But you could not get a low cost enlarger for the  medium format – so for a Lubitel at 20 roubles or Etude (which I read was just 6) the enlargers available were all “professional” and say, sold, in the 600 rouble range. That made no sense. Perhaps a Kiev 60 at 600 roubles and an enlarger at 600 roubles made sense to a pro but not a Lubitel at 20 and enlarger at 600 for a high school kid.

It meant in turn that a far more capable LOMO camera, such as Lubitel, did not sell well – because enlarging in the medium format got difficult (no enlargers) and the lower segment became dominated by Smena, an inferior product.

The name

Smena is a word that cannot be simply translated into English, the literal translation means a change or a time shift – in the sense of a different factory shift. In this case I would roughly translate it as (new) generation or replacement with the allusion here being that this camera is made for a young generation.

Design.  Not bad, clean Soviet industrial design. Decent finish – no nails or pieces of wire sticking out. It has worse finish and the camera is visually less attractive than its German contemporary – the Beirette VSN. On the other hand, Beirette is a gentle, soft piece of machinery that breaks down  easily. Finding a working Beirette VSN nowadays is difficult. Finding a nonworking Smena is difficult. Smena is almost indestructible.

My experience with Smena 8. Many people from the former Soviet are attached to Smenas for emotional reasons.  They say the camera is great and easy to use and that it produces quality images.  In reality it is a camera that is difficult to use and the images that come out of it are  mediocre though they can be unusual.  The first Smena I got was at the age of may be two and a half or three or as long as I can remember myself there were a few Smenas used as toys – just thrown into my toy box. A got a new working Smena 8m at the age of about 10 and there is a picture I took of my brother when I was 11 and he was 3 and a half – I have a print that I did myself. The print is blurry – but well it is something.  Using my own resources (a long story) at 13 I undertook a trip on my own to Central Asia – which wasn’t that difficult as I flew with Aeroflot and the relatives met me in the airport of (ancient) Samarkand at the other end of the journey – which was a journey as with stopover it took about one day to get there. I shot a few rolls of ORWO Orwochrom slide film – in Samarkand and Boukhara – not many rolls, like four altogether, because the film was very expensive, and back in Leningrad I developed those slides on my own as well. They came out well but got lost somewhere. I cannot find them.  Because results for the most part were patchy, color film  expensive, I stopped taking pictures.  Already when I escaped from the Soviet Union – still a teenager – I got a present from my Austrians, a small Kodak Instamatic camera.  It was 1988 back then and now when I look at the Instamatics they appear bizarre and ancient. Mine used flashcubes and produced square color pictures.  I loved it. So much better than Smena 8 – at least for someone who just wants to take snapshots.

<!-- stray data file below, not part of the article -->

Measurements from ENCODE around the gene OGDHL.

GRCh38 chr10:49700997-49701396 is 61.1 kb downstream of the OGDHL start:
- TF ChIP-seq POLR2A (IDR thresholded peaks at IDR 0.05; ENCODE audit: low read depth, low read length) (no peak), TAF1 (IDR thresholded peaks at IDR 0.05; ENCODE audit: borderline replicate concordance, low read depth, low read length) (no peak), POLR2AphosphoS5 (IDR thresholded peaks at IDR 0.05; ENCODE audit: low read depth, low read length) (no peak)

I just finished developing the film I put through my Smena 8m. There are two important observations.

The shutter release is extremely tough. This makes the camera highly unsuitable for the 10 year old category of photographers for the simple reason that they would get blurry pictures.  In my experience, the desire to pursue photography, when it happens, goes from least complicated to more complex. First you just want to take snapshots, and then perhaps you would want your hobby to evolve into something else.  Smena is a camera with actual manual controls and you need to think in order to use them.  Taken together – tough and hard shutter release and somewhat complex manual controls make it a difficult camera for most adults to use never mind children and adolescents.